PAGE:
Editor’s note: This article was initially published in The Daily Gazette, Swarthmore’s online, daily newspaper founded in Fall 1996. As of Fall 2018, the DG has merged with The Phoenix. See the about page to read more about the DG.
Dedicated to providing a safe space and community for women of color, the Swarthmore Womyn of Color Collective has re-formed with renewed momentum. SWoCC is a support group that seeks to empower women of color on campus and raise awareness and sensitivity to issues concerning women of color both on and off campus.
In past years, there were similar student groups at Swarthmore. But now, with more than 30 members and a group of sophomores and juniors putting thought and energy into a series of programs and events, the group hopes to take a much more impacting and permanent role in Swarthmore’s community.
First on the agenda for the Womyn of Color Collective is bringing a reproductive justice panel to campus. This panel will consist of four executive directors, each from a different reproductive justice organization.
In contrast to reproductive rights, which founding members of Womyn of Color described as concerned mostly with the right to abortion, reproductive justice is focused on access in addition to rights. For example, among the issues the panel will focus on are the availability of health clinics, birth control, and emergency contraception, as well as sexual violence and abuse. As Cecilia Marquez ’11 put it, reproductive justice is a “multi-racial, multi-class, gender, and sexuality approach to reproductive issues.”
Aside from this panel, the Collective is also creating its own big sib/little sib program, similar to sibling programs in other affinity groups. Upperclassmen in the Collective will be paired with freshmen and sophomores with the goals of providing mentorship, whether academic, social, or emotional. In addition to mentorship from peers, SWoCC also plans to reach out to women of color in Swarthmore’s faculty through faculty-student luncheons and advising.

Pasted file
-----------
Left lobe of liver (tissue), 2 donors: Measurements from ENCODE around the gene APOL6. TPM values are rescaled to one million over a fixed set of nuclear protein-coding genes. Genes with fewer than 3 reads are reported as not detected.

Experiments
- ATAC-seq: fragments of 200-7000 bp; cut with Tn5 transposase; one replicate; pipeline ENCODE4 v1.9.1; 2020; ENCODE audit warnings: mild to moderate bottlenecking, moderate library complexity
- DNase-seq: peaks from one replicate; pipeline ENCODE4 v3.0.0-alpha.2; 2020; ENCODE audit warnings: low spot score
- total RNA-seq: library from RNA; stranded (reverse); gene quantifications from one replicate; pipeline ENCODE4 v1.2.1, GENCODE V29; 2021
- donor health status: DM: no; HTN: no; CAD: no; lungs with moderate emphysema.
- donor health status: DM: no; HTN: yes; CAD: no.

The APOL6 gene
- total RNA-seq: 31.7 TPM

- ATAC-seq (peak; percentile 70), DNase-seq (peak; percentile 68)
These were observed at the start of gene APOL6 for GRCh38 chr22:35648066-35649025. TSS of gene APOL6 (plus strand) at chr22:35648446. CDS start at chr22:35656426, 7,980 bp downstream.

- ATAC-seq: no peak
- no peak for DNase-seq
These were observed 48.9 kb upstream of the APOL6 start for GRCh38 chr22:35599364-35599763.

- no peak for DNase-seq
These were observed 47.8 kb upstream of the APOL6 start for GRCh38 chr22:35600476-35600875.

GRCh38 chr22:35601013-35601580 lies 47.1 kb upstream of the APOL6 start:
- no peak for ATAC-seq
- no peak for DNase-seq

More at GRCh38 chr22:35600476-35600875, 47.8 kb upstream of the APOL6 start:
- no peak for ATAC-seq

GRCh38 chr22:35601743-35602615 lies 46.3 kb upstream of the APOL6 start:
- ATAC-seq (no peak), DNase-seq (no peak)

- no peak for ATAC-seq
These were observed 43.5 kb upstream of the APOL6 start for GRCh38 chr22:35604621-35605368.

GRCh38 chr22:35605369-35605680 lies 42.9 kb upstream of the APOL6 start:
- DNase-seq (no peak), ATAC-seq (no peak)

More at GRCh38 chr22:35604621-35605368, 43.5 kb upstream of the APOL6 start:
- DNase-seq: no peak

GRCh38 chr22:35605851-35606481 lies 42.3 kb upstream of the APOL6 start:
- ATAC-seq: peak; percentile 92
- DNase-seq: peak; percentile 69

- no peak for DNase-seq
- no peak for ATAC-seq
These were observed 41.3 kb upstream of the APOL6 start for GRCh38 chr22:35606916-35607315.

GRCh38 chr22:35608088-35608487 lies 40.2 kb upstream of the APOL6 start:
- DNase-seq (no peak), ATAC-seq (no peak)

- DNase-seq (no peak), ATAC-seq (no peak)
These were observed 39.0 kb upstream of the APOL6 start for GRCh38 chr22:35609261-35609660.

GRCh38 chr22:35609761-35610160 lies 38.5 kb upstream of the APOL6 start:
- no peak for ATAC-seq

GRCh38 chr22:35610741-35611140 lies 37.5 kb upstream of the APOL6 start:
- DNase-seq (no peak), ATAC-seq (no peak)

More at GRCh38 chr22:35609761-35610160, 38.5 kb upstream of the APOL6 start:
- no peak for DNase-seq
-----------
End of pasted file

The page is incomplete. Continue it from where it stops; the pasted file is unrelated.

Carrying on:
Also in organizing stages is GROW (Grass Roots Organizing Weekend), a campus-wide event, which will provide leadership training and encourage the empowerment of women of color.
The main motivation behind starting SWoCC is deeply rooted in identity. As Grace Kaissal ’10 explained, joining the Collective doesn’t make members “choose between identities”: SWoCC realizes that both racial and gender identities are important to many of its members.
Extremely central to the group’s beliefs is that women should not have to carry a label that is constantly in relation to men. At their first meeting, the group discussed the spelling of Womyn, and why this was so significant to the group’s identity. Some possible meanings of the label “women” which were discussed included “lesser man,” “wife of man,” “woe of man,” and “womb-man.” By replacing the “e” with a “y,” the SWoCC has defined an identity that is entirely independent.
Emphasizing that women of color should not have just one safe haven, Womyn plans to meet at a different location every week.
SWoCC hopes that as a collective, it will be able to accessible for all women of color. Lisa Sambat ’10 said, “I think that because a lot of cultural groups are closed, it can lead to a lot of communities becoming somewhat insulated, which inhibits our potential to work toward similar goals together.”
For more information about SWoCC or about any events mentioned in this article, contact Cecilia Marquez, Grace Kaissal, Kaitlin Smith, Sable Mensah, or Lisa Sambat.